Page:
More human intervention of the sort that impacts on wildlife happened in the meadow, when someone decided to 'help' the hollowing oak shed its core of rotten wood, thus depriving insects and larvae of homes and hiding places. I can only think it was like picking a scab for them, but why can't we just let things be?



We don't always see a lot of insects up the meadow because we usually walk in the evening, but here's some we've spotted: 


Red soldier beetles


Meadow Brown


Skipper


Small cabbage white


Ringlet


Marbled white (with a tattered wing)


Five-spot burnet moth on betony


Buff-tailed bumblebee on ragwort

The vegetation, some of which towered over me in June and early July, is now dying back, but still beautiful against the shifting sky..




... while the late summer flowers have come, flourished and are mostly gone, though yarrow, ragwort, fleabane and carrot still prevail.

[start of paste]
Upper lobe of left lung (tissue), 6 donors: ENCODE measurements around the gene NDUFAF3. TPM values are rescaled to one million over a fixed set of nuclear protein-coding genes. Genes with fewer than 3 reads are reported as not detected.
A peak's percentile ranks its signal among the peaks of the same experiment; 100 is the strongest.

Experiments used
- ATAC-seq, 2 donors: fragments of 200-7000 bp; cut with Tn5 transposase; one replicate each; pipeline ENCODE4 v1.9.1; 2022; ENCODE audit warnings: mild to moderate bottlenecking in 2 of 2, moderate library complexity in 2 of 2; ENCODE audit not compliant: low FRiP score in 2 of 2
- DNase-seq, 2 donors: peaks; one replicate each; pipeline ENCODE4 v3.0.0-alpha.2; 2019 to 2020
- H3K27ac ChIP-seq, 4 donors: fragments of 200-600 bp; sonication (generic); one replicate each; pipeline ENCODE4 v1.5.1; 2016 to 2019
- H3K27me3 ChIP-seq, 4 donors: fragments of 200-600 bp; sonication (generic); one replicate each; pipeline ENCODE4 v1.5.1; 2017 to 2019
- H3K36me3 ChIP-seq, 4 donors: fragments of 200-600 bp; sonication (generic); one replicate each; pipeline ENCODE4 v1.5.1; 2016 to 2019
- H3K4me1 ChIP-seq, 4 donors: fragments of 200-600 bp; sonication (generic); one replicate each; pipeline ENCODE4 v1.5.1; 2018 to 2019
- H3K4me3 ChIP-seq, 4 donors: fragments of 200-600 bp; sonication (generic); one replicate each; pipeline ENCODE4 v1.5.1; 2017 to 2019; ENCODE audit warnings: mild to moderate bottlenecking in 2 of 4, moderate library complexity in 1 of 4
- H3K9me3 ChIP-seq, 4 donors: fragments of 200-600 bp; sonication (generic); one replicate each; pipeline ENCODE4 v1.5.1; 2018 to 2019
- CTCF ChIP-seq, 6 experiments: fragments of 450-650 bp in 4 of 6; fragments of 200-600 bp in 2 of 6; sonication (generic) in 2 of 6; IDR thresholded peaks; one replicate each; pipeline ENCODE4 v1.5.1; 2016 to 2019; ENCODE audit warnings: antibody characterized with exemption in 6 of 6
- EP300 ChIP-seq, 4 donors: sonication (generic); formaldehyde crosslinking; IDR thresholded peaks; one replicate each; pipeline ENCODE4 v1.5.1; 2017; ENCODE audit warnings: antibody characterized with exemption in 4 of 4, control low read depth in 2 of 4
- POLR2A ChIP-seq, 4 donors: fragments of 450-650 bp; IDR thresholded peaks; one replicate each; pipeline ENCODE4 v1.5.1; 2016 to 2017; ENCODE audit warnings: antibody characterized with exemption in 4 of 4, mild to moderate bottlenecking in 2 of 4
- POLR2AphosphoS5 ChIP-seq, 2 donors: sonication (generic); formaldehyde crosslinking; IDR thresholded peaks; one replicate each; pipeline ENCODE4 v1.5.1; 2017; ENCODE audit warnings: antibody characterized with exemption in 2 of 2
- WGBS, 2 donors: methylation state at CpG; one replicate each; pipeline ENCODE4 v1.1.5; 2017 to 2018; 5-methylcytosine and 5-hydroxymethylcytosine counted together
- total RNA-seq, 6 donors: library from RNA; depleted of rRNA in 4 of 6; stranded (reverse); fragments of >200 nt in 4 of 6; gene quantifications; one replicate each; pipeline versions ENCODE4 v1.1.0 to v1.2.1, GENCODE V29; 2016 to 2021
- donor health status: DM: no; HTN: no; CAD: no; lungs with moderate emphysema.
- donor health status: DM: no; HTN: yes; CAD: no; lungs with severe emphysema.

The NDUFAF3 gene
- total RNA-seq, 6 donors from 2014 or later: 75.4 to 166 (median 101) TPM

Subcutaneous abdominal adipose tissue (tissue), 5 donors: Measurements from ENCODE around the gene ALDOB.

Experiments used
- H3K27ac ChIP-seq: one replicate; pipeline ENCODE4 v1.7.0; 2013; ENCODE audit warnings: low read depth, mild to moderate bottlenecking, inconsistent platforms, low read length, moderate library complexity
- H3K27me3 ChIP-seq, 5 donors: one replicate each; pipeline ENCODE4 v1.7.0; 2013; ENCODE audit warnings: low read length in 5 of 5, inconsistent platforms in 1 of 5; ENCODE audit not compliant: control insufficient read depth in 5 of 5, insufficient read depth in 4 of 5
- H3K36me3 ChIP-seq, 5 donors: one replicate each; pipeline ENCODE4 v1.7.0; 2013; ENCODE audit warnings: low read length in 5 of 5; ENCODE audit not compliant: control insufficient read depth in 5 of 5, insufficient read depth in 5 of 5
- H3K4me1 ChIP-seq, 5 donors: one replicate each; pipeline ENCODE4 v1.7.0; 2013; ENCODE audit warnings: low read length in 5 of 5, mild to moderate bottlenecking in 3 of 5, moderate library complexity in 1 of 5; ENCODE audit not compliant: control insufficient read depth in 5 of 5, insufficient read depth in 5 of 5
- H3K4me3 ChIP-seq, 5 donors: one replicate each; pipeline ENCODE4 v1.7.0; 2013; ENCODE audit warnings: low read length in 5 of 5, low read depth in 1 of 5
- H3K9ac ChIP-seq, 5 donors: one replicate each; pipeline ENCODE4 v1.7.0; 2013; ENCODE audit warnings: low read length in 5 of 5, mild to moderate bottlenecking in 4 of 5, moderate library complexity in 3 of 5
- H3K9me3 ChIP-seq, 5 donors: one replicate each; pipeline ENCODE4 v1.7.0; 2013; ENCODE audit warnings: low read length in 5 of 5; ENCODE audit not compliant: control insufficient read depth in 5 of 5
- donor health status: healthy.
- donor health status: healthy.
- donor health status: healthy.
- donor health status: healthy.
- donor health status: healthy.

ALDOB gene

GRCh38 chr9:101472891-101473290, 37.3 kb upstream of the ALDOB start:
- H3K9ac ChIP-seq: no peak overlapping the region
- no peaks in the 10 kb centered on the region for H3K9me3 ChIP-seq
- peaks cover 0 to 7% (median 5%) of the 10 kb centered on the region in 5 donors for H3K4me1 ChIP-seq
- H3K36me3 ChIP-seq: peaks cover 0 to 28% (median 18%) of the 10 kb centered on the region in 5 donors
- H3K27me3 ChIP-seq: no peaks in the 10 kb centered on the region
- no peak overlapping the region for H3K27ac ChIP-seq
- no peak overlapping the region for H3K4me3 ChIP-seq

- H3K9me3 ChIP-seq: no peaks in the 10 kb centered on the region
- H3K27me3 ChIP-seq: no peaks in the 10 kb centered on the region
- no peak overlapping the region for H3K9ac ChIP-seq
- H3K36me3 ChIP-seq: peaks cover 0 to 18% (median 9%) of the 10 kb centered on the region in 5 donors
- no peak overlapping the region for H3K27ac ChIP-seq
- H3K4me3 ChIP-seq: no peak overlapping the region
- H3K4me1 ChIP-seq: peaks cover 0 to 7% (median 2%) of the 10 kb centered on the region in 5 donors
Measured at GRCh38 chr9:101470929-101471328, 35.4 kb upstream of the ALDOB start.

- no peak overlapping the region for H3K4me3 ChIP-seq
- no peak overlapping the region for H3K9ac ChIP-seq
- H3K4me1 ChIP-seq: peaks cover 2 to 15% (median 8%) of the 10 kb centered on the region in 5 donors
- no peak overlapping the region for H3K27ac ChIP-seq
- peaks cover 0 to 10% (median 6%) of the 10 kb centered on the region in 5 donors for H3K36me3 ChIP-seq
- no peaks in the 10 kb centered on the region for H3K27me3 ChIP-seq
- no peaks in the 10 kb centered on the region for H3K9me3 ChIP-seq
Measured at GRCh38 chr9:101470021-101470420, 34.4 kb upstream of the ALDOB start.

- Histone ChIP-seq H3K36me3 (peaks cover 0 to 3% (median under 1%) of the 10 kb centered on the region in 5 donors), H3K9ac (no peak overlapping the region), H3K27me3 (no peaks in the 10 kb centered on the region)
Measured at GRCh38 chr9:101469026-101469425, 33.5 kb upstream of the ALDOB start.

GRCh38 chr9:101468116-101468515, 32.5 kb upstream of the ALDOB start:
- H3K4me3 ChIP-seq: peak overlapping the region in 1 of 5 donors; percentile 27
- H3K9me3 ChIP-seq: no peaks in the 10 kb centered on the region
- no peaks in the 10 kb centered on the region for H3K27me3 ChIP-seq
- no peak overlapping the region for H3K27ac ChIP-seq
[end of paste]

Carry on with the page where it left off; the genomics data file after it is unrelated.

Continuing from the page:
yarrow

a constellation of carrots

carrots at the mad hatter stage

Often the air is full of thistledown. 


I missed this burdock till now among the ranks of creeping thistles, but burdock it definitely is, look at those leaves.


 Hogweed still has a presence, but bearing seeds now instead of flowers.


There was a brief flurry of perennial cornflowers in the middle of the meadow ... 


... followed by betony ... 


... which were themselves surrounded by legions of cinquefoil, so pleasing to the eye.



feverfew


dock leaves


carrots, fleabane, hemp agrimony, ragwort, loosestrife, reedmace, common reed


It's been quite a cloudy summer, and I haven't really had a sense of watching the setting sun roll back along the top of the hills towards winter, though I've sat on the earth - or some of the rotten wood pulled from the tree - when the weather's permitted and glimpsed its journey.









A glance of sun highlighting Mynydd Machen


After-glow from the golf course


Cwtch, torn between two golf balls, feelin' such a fool ...